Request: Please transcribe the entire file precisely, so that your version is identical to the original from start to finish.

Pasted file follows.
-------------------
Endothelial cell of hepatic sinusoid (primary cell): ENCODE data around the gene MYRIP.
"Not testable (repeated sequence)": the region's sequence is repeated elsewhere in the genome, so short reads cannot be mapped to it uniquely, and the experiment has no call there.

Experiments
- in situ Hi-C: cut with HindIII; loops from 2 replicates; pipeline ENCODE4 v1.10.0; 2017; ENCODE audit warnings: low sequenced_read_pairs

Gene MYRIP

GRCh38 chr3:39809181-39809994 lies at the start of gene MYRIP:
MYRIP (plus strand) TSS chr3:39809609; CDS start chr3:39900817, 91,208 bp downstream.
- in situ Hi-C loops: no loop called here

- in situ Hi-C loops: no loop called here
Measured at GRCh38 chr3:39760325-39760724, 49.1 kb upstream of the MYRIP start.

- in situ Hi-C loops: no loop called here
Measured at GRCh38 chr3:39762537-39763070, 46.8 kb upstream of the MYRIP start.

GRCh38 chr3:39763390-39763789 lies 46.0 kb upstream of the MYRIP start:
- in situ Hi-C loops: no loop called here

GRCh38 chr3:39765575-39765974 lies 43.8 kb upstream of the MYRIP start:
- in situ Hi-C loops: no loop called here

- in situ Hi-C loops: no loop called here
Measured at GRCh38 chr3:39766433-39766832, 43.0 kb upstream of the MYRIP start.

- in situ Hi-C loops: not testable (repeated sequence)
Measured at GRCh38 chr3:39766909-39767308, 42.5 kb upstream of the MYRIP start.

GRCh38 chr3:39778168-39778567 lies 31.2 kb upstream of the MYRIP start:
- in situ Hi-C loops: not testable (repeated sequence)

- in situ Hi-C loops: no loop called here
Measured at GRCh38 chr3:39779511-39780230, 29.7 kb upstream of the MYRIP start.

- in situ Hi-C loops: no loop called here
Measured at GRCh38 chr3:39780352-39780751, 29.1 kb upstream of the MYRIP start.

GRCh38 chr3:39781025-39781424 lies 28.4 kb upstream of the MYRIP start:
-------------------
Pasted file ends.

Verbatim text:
Endothelial cell of hepatic sinusoid (primary cell): ENCODE data around the gene MYRIP.
"Not testable (repeated sequence)": the region's sequence is repeated elsewhere in the genome, so short reads cannot be mapped to it uniquely, and the experiment has no call there.

Experiments
- in situ Hi-C: cut with HindIII; loops from 2 replicates; pipeline ENCODE4 v1.10.0; 2017; ENCODE audit warnings: low sequenced_read_pairs

Gene MYRIP

GRCh38 chr3:39809181-39809994 lies at the start of gene MYRIP:
MYRIP (plus strand) TSS chr3:39809609; CDS start chr3:39900817, 91,208 bp downstream.
- in situ Hi-C loops: no loop called here

- in situ Hi-C loops: no loop called here
Measured at GRCh38 chr3:39760325-39760724, 49.1 kb upstream of the MYRIP start.

- in situ Hi-C loops: no loop called here
Measured at GRCh38 chr3:39762537-39763070, 46.8 kb upstream of the MYRIP start.

GRCh38 chr3:39763390-39763789 lies 46.0 kb upstream of the MYRIP start:
- in situ Hi-C loops: no loop called here

GRCh38 chr3:39765575-39765974 lies 43.8 kb upstream of the MYRIP start:
- in situ Hi-C loops: no loop called here

- in situ Hi-C loops: no loop called here
Measured at GRCh38 chr3:39766433-39766832, 43.0 kb upstream of the MYRIP start.

- in situ Hi-C loops: not testable (repeated sequence)
Measured at GRCh38 chr3:39766909-39767308, 42.5 kb upstream of the MYRIP start.

GRCh38 chr3:39778168-39778567 lies 31.2 kb upstream of the MYRIP start:
- in situ Hi-C loops: not testable (repeated sequence)

- in situ Hi-C loops: no loop called here
Measured at GRCh38 chr3:39779511-39780230, 29.7 kb upstream of the MYRIP start.

- in situ Hi-C loops: no loop called here
Measured at GRCh38 chr3:39780352-39780751, 29.1 kb upstream of the MYRIP start.

GRCh38 chr3:39781025-39781424 lies 28.4 kb upstream of the MYRIP start: